OLYMPIA – Washington’s liberal capital city is considering a plan to declare itself a “nuclear-free zone.”
The designation, now being drafted for the City Council, would halt city purchases of police cars, cell phones and other supplies from all or most of an estimated 32 companies connected with nuclear weapons production.
Olympia is home to a politically active peace movement, with activists holding a vigil in the main town square once a week. Townspeople have complained about shipments of Iraq war supplies through its port and some critics have urged the USS Olympia, a nuclear-powered submarine, to stop calling on its namesake city.
In February, the council passed a resolution calling for a worldwide end to nuclear weapons by 2020. In May, Councilman TJ Johnson, sponsor of the nuclear-free ordinance, represented the city at an international conference at the United Nations on nuclear proliferation.
The resolution said Olympia should stop buying goods and services from companies directly linked to manufacture of nuclear weapons. City official Mary Lou Berg said that includes Chrysler, which builds police cars, and Motorola, which makes Nextel phones used by up to 400 city employees.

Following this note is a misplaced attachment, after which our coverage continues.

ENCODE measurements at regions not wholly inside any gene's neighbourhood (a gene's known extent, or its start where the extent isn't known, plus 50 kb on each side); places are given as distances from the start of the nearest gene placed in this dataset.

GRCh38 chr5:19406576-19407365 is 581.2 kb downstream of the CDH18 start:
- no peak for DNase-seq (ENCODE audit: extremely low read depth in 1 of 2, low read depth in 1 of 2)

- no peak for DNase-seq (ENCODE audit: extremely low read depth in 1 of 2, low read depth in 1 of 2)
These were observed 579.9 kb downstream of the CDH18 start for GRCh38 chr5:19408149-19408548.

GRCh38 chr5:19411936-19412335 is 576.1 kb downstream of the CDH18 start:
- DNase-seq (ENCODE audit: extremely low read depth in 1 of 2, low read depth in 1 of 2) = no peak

The city would seek new suppliers. If none were found, the city could continue doing business but would send the firm a letter encouraging a policy change.
“It hit me how prevalent the stuff is,” Johnson told the Olympian newspaper in an article published Tuesday. “It reinforced the logic that we have to start somewhere. We might as well start here.”
Another backer, Councilman Curt Pavola, said: “Consumers control the market. They can steer the market any way they want to.”
City Manager Steve Hall said tying the nuclear-free designation to the city’s business practices will send a message that it’s more than window dressing. But he added that it might be hard to “quit cold turkey all at once.”
The ordinance would ban shipment of nuclear weapons through the city or its port, but wouldn’t apply to nuclear medicine, smoke detectors, timepieces or depleted uranium.
Johnson said more than 1,200 cities and 100 countries are “nuclear-free.” Olympia’s ordinance is based on one adopted by Takoma Park, Md., that was approved 20 years ago and survived a legal challenge.
The measure will have a public hearing on Aug. 9 and would take effect 30 days after adoption.
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